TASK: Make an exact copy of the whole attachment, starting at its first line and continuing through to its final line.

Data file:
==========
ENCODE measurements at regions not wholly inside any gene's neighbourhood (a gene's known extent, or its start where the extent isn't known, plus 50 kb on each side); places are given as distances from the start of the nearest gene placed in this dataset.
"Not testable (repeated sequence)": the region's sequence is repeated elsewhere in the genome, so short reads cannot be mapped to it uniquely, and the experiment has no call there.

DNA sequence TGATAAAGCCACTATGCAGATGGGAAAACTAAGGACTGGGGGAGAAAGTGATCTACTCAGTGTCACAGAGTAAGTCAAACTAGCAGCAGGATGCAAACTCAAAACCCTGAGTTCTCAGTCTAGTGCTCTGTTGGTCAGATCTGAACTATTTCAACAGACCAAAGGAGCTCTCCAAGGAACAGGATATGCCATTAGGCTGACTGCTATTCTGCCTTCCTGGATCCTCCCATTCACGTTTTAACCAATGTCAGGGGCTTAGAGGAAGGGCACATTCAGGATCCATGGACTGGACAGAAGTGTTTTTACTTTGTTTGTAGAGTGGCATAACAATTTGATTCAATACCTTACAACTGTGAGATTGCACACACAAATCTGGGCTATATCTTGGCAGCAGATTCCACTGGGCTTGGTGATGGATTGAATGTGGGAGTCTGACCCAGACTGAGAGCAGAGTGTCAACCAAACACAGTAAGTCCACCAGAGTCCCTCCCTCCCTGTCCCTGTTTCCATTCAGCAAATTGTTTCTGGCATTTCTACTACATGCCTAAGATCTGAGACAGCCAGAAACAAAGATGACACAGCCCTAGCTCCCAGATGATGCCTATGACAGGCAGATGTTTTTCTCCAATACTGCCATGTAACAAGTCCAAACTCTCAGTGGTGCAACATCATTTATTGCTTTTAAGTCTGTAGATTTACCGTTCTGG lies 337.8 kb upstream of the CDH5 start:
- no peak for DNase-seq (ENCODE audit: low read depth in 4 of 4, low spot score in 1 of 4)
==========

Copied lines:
ENCODE measurements at regions not wholly inside any gene's neighbourhood (a gene's known extent, or its start where the extent isn't known, plus 50 kb on each side); places are given as distances from the start of the nearest gene placed in this dataset.
"Not testable (repeated sequence)": the region's sequence is repeated elsewhere in the genome, so short reads cannot be mapped to it uniquely, and the experiment has no call there.

DNA sequence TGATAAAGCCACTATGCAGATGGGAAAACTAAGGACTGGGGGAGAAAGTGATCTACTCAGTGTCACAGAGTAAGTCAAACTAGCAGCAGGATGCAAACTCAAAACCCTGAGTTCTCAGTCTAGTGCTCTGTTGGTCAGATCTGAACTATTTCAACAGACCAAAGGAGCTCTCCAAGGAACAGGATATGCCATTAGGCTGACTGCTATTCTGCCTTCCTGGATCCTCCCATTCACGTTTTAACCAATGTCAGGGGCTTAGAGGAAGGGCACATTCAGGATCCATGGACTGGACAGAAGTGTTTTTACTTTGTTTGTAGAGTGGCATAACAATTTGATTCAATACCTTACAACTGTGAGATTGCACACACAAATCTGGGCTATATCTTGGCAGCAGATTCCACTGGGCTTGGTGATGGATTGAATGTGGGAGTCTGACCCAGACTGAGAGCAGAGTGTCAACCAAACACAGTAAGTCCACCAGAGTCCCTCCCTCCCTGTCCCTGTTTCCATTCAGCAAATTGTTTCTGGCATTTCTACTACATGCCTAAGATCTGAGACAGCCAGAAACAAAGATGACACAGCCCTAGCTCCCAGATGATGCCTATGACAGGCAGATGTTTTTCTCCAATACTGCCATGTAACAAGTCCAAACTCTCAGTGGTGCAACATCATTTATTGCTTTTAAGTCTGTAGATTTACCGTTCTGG lies 337.8 kb upstream of the CDH5 start:
- no peak for DNase-seq (ENCODE audit: low read depth in 4 of 4, low spot score in 1 of 4)